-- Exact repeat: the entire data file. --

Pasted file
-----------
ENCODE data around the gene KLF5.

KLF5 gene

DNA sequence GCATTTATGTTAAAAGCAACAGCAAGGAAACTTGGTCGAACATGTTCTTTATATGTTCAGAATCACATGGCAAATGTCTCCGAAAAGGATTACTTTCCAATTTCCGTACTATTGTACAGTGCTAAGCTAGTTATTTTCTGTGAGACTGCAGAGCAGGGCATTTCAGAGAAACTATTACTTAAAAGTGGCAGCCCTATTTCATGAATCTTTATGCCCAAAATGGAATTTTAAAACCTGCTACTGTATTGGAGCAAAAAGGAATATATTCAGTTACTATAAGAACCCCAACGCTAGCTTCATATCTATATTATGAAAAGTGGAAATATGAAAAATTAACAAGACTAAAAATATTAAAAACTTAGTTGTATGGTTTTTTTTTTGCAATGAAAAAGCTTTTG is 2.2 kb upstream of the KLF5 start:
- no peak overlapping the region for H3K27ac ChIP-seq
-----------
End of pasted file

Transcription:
ENCODE data around the gene KLF5.

KLF5 gene

DNA sequence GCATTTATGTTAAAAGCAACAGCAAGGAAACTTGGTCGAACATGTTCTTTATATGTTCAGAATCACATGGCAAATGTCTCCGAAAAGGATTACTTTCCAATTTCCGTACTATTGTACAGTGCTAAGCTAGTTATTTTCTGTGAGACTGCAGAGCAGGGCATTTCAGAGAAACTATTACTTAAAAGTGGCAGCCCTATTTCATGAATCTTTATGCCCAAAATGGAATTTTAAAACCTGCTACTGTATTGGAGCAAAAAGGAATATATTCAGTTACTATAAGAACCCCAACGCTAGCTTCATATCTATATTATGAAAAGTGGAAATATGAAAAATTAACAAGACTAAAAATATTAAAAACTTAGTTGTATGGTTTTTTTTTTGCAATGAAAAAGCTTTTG is 2.2 kb upstream of the KLF5 start:
- no peak overlapping the region for H3K27ac ChIP-seq